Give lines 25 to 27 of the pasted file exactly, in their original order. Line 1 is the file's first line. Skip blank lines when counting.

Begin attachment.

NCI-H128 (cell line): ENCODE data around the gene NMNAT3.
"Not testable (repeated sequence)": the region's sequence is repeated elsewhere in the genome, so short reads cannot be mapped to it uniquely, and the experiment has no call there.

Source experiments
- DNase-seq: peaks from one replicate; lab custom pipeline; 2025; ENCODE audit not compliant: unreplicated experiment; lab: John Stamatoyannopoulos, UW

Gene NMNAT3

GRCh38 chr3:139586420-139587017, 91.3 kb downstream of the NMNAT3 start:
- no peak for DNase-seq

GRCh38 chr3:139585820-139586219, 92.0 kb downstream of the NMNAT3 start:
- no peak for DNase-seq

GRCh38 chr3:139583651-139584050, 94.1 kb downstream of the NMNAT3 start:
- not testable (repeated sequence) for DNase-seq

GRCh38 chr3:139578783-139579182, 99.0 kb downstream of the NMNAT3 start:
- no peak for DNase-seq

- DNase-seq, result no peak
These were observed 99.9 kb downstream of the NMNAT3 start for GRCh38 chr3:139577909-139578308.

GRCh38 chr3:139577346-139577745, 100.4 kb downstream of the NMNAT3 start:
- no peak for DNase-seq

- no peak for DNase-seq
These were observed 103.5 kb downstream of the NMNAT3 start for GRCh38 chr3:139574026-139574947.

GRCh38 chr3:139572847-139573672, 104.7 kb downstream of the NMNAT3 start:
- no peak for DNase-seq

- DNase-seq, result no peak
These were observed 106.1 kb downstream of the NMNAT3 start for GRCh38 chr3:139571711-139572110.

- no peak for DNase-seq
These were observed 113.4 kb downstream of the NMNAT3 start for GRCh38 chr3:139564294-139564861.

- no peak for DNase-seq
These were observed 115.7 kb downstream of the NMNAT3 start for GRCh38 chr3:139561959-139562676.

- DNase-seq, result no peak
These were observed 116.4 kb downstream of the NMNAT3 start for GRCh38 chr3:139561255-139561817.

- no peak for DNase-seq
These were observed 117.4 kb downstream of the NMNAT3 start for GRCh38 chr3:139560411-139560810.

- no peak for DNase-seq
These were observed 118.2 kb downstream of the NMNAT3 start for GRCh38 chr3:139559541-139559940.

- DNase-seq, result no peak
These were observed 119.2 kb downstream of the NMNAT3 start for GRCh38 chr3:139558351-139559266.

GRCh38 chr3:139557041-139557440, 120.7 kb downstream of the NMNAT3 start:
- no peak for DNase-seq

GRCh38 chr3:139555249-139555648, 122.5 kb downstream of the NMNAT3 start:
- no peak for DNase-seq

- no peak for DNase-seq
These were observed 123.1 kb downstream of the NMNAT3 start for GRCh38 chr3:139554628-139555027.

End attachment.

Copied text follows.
These were observed 113.4 kb downstream of the NMNAT3 start for GRCh38 chr3:139564294-139564861.

- no peak for DNase-seq
These were observed 115.7 kb downstream of the NMNAT3 start for GRCh38 chr3:139561959-139562676.